In this note Mitrokhin describes events which took place at Moscow State University (MGU) in November 1956. Three students from the faculty of geography, Varuschenko, Nedobezhkin and Nosov, openly criticized actions of the Central Committee of the All-Union Leninist Young Communist League (Komsomol). According to Mitrokhin, they claimed that the committee did not represent the youth’s interests, that the leaders of Komsomol were corrupted by the Communist Party, and that there was an absence of activities. The students stated that the Central Committee required fundamental reform in order to keep students united and active in political life. According to Mitrokhin, most students from all MGU faculties agreed with the statements made by the activists from the faculty of geography. They demanded to elect Varuschenko to the executive board of the Central Committee and also proposed to organize an independent organization to discuss issues that concerned most youths. That month Varuschenko was elected to the Central Committee and the Independent Club of Geographers was founded. Mitrokhin states that the KGB was extremely concerned about these circumstances. The administration feared that they had lost control over the youth. The KGB stated that the reason for this opposition was foreign propaganda brought to the Soviet Union by foreign students. As a result, the KGB quickly disbanded the new club and the new executive board of the Central Committee. Varuschenko was expelled from the university.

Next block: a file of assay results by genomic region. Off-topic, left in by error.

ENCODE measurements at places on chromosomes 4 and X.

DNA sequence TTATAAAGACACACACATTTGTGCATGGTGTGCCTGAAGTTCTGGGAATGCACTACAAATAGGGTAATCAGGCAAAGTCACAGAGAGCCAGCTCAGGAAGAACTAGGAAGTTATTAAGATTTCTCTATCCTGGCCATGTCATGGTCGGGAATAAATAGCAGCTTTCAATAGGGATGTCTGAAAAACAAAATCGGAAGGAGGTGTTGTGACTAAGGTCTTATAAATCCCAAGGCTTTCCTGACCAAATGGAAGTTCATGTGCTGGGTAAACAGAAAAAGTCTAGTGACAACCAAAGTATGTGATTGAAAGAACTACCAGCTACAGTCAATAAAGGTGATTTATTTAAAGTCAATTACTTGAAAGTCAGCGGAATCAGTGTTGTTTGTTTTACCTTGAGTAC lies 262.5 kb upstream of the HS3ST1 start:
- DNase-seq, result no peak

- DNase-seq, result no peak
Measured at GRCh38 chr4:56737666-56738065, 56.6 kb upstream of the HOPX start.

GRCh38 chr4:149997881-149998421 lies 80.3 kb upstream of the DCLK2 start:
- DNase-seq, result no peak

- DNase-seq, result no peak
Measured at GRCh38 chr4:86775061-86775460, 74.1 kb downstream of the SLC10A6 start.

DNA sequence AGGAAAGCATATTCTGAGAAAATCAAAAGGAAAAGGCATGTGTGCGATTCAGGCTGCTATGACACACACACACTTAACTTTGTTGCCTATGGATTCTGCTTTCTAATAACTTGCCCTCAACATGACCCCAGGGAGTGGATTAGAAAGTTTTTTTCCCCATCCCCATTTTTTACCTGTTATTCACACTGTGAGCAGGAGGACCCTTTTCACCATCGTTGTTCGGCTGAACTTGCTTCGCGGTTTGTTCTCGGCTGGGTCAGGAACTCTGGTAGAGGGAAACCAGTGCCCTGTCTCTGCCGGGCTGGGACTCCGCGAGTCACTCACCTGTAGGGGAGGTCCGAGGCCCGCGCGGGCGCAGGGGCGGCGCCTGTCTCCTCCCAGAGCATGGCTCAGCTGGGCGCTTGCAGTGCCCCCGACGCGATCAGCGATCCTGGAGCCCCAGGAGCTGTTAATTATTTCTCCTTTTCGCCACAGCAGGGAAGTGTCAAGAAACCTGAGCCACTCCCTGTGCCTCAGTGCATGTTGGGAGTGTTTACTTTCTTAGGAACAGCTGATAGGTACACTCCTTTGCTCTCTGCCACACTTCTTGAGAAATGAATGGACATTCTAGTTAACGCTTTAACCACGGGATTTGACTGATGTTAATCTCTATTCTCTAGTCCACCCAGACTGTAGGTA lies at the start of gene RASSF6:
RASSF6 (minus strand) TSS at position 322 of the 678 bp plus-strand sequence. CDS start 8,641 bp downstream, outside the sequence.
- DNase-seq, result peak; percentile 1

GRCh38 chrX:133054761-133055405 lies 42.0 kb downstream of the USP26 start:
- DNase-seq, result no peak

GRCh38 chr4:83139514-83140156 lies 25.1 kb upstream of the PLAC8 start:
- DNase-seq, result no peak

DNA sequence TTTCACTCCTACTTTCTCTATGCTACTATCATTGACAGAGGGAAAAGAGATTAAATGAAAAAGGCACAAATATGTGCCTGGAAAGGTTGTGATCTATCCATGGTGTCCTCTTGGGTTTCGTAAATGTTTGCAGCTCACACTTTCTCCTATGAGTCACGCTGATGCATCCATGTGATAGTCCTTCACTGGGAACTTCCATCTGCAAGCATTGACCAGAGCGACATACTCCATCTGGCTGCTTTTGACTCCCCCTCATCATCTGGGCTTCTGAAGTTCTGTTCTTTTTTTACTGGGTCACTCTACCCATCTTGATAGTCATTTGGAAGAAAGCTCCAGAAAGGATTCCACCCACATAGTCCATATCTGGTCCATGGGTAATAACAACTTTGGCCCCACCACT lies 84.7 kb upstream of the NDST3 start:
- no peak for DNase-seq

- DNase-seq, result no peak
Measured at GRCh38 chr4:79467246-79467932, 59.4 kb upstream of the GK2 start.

• June, 2007

    On Human Rights. Folder 51. The Chekist Anthology.